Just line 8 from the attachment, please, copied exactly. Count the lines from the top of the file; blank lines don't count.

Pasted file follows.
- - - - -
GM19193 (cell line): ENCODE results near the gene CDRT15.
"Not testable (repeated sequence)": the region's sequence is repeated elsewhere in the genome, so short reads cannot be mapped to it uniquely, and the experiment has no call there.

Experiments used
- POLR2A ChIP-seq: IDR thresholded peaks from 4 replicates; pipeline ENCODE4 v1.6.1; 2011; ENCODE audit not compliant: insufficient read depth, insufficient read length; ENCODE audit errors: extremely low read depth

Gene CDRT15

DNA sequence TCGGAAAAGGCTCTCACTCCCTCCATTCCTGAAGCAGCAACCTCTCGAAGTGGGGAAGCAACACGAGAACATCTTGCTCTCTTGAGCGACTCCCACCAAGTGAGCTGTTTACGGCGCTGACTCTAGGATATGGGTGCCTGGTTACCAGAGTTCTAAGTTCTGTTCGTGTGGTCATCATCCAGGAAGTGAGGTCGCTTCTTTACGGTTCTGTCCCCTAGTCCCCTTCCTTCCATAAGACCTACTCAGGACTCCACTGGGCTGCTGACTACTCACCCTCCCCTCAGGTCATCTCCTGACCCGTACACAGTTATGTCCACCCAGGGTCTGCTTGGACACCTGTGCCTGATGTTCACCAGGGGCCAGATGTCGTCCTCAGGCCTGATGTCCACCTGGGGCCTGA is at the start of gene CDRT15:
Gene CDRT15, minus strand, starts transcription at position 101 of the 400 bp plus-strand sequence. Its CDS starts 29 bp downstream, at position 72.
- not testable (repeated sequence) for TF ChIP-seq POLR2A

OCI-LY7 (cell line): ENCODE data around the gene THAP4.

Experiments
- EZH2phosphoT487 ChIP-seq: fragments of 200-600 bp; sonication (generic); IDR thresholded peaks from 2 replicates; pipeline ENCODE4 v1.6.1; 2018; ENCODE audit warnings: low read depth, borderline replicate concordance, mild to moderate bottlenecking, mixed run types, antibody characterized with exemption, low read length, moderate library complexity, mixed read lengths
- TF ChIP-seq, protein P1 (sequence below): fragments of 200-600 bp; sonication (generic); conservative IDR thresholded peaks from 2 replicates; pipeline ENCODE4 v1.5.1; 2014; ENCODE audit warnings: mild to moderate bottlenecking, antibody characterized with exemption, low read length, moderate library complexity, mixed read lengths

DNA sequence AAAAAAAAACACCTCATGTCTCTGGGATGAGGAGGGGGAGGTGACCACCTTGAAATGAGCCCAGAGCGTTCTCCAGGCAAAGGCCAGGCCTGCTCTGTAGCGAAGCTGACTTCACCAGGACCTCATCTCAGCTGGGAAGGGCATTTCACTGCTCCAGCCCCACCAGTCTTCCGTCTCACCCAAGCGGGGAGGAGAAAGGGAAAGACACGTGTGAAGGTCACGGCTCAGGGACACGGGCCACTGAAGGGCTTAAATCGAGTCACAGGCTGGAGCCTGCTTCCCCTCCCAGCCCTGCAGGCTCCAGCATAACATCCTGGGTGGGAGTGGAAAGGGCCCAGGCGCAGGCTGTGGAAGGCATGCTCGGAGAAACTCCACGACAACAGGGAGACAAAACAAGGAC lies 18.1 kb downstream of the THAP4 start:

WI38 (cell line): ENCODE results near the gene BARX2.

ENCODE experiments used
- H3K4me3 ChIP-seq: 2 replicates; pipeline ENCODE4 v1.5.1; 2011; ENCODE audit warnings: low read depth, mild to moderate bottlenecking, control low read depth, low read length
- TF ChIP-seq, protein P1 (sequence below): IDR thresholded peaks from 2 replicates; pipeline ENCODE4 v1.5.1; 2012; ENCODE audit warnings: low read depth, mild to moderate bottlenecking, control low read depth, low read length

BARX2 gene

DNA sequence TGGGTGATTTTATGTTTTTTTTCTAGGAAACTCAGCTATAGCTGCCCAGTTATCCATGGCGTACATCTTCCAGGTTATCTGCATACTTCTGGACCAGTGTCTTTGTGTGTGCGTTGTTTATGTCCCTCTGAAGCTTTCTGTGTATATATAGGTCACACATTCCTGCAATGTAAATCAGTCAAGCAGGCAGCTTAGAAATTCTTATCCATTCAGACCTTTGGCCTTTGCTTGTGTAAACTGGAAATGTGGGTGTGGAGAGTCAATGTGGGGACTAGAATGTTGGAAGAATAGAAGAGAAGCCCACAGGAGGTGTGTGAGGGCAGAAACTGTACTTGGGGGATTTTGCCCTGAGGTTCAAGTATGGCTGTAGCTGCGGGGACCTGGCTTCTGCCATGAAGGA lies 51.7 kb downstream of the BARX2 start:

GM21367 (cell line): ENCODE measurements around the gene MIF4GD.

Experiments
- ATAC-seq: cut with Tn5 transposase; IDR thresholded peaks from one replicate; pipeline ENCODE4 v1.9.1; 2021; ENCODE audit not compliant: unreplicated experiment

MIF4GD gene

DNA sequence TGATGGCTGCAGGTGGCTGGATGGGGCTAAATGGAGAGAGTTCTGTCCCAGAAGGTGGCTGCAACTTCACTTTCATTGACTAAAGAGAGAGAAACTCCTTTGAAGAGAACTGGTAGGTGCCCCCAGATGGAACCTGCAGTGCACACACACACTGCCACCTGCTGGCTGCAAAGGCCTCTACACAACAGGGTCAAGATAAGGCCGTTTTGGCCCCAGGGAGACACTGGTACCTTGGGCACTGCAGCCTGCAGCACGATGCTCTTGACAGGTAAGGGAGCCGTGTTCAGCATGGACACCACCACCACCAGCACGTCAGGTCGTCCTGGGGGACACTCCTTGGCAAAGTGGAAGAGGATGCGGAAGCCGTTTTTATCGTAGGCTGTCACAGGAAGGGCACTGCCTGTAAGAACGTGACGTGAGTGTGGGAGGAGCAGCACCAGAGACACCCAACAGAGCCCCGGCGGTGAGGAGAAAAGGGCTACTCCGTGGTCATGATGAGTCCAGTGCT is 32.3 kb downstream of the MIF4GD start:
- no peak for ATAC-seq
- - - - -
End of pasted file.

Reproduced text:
- not testable (repeated sequence) for TF ChIP-seq POLR2A